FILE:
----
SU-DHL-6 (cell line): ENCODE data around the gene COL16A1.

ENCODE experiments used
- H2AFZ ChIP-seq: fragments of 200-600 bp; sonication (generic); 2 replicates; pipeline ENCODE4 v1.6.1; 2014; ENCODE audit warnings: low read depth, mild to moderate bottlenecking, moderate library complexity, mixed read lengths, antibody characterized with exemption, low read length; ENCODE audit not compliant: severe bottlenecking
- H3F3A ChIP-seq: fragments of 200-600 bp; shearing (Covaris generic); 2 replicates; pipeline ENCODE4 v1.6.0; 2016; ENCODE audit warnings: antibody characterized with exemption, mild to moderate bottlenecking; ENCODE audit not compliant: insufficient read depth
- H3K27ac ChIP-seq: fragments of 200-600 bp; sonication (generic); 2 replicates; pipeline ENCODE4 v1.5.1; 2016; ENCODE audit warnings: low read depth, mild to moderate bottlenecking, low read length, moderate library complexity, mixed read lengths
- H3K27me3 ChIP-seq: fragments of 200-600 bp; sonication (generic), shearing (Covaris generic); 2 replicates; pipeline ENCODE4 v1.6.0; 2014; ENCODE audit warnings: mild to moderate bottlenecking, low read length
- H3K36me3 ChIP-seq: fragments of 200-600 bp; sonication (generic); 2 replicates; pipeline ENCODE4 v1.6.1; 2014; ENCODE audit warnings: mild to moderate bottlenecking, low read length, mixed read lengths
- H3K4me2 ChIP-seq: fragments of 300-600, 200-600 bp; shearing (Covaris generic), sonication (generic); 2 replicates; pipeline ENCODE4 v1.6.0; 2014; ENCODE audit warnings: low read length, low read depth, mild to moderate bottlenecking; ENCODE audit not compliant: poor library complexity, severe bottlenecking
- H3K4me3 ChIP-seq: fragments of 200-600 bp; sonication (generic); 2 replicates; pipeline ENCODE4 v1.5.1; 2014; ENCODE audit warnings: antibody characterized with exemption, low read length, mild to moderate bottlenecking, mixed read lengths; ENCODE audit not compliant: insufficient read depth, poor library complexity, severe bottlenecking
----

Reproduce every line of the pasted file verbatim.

SU-DHL-6 (cell line): ENCODE data around the gene COL16A1.

ENCODE experiments used
- H2AFZ ChIP-seq: fragments of 200-600 bp; sonication (generic); 2 replicates; pipeline ENCODE4 v1.6.1; 2014; ENCODE audit warnings: low read depth, mild to moderate bottlenecking, moderate library complexity, mixed read lengths, antibody characterized with exemption, low read length; ENCODE audit not compliant: severe bottlenecking
- H3F3A ChIP-seq: fragments of 200-600 bp; shearing (Covaris generic); 2 replicates; pipeline ENCODE4 v1.6.0; 2016; ENCODE audit warnings: antibody characterized with exemption, mild to moderate bottlenecking; ENCODE audit not compliant: insufficient read depth
- H3K27ac ChIP-seq: fragments of 200-600 bp; sonication (generic); 2 replicates; pipeline ENCODE4 v1.5.1; 2016; ENCODE audit warnings: low read depth, mild to moderate bottlenecking, low read length, moderate library complexity, mixed read lengths
- H3K27me3 ChIP-seq: fragments of 200-600 bp; sonication (generic), shearing (Covaris generic); 2 replicates; pipeline ENCODE4 v1.6.0; 2014; ENCODE audit warnings: mild to moderate bottlenecking, low read length
- H3K36me3 ChIP-seq: fragments of 200-600 bp; sonication (generic); 2 replicates; pipeline ENCODE4 v1.6.1; 2014; ENCODE audit warnings: mild to moderate bottlenecking, low read length, mixed read lengths
- H3K4me2 ChIP-seq: fragments of 300-600, 200-600 bp; shearing (Covaris generic), sonication (generic); 2 replicates; pipeline ENCODE4 v1.6.0; 2014; ENCODE audit warnings: low read length, low read depth, mild to moderate bottlenecking; ENCODE audit not compliant: poor library complexity, severe bottlenecking
- H3K4me3 ChIP-seq: fragments of 200-600 bp; sonication (generic); 2 replicates; pipeline ENCODE4 v1.5.1; 2014; ENCODE audit warnings: antibody characterized with exemption, low read length, mild to moderate bottlenecking, mixed read lengths; ENCODE audit not compliant: insufficient read depth, poor library complexity, severe bottlenecking